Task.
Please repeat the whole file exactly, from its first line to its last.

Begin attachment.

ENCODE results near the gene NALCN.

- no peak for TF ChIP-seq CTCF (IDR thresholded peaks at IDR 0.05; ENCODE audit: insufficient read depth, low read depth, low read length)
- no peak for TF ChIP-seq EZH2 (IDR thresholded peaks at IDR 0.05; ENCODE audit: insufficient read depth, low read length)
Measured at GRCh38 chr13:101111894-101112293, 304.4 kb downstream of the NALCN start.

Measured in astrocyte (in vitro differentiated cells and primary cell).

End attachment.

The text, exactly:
ENCODE results near the gene NALCN.

- no peak for TF ChIP-seq CTCF (IDR thresholded peaks at IDR 0.05; ENCODE audit: insufficient read depth, low read depth, low read length)
- no peak for TF ChIP-seq EZH2 (IDR thresholded peaks at IDR 0.05; ENCODE audit: insufficient read depth, low read length)
Measured at GRCh38 chr13:101111894-101112293, 304.4 kb downstream of the NALCN start.

Measured in astrocyte (in vitro differentiated cells and primary cell).